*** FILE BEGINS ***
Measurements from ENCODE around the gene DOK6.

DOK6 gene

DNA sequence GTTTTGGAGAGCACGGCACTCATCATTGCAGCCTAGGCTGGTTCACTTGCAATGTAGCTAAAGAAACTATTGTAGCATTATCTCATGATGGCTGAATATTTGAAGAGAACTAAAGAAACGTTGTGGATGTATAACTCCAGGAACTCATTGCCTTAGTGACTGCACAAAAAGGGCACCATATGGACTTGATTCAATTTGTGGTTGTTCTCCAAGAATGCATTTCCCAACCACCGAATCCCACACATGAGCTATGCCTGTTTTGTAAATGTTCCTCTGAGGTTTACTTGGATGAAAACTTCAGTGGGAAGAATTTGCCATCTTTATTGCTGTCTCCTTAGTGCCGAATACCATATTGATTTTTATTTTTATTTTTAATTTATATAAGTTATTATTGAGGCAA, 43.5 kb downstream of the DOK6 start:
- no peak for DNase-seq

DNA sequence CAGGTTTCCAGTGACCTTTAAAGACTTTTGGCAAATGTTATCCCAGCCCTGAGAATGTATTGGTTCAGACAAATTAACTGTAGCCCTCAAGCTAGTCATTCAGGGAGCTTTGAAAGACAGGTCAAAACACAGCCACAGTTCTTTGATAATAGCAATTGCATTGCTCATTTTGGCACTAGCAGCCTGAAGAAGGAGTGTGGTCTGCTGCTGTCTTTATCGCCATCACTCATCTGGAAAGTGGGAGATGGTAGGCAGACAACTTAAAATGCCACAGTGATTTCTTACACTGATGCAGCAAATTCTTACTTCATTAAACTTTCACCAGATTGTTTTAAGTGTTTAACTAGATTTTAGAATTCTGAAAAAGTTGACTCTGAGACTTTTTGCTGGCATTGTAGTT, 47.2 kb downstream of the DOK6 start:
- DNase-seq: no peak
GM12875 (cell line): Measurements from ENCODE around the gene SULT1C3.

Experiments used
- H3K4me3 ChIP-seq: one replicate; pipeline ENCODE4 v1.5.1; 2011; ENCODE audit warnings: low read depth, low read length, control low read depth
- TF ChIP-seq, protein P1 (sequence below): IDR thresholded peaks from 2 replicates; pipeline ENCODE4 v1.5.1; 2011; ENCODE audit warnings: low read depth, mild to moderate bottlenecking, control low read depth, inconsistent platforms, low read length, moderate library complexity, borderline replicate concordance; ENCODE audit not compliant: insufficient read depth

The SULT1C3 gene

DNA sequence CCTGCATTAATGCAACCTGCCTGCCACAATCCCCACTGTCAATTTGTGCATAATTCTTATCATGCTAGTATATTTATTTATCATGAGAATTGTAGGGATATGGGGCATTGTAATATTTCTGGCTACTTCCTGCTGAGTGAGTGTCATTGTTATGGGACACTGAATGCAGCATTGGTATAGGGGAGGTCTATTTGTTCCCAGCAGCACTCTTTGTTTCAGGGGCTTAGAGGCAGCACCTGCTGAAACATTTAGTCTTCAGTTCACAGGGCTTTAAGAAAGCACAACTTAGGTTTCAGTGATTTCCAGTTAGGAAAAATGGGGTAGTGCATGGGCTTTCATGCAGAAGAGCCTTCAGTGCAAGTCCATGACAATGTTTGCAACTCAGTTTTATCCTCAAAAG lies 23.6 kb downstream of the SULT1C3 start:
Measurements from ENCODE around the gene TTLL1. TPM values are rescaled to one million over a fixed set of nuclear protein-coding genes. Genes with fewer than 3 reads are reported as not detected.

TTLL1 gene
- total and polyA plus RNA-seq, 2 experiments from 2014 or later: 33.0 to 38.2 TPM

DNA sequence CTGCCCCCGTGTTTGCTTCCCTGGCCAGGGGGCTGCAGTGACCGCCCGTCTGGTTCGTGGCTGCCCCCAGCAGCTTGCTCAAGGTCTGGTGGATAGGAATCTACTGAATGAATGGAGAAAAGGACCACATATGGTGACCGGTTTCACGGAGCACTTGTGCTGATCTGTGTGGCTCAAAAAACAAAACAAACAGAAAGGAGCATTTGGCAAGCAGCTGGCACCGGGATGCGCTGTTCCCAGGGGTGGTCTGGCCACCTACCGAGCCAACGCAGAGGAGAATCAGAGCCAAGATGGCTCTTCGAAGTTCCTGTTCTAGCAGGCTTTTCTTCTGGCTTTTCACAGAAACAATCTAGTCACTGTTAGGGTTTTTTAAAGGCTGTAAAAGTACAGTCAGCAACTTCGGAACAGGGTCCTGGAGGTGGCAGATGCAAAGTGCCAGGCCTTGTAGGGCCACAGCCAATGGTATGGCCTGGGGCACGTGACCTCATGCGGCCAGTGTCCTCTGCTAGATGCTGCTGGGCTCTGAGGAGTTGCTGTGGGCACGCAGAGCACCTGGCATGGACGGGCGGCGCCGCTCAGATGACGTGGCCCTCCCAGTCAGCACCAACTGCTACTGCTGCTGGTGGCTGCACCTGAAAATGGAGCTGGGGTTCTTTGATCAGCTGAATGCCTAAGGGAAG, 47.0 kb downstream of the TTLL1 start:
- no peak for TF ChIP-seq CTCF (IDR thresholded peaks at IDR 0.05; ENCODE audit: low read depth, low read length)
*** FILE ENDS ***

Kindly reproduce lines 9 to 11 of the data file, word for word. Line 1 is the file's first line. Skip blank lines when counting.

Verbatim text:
- H3K4me3 ChIP-seq: one replicate; pipeline ENCODE4 v1.5.1; 2011; ENCODE audit warnings: low read depth, low read length, control low read depth
- TF ChIP-seq, protein P1 (sequence below): IDR thresholded peaks from 2 replicates; pipeline ENCODE4 v1.5.1; 2011; ENCODE audit warnings: low read depth, mild to moderate bottlenecking, control low read depth, inconsistent platforms, low read length, moderate library complexity, borderline replicate concordance; ENCODE audit not compliant: insufficient read depth

The SULT1C3 gene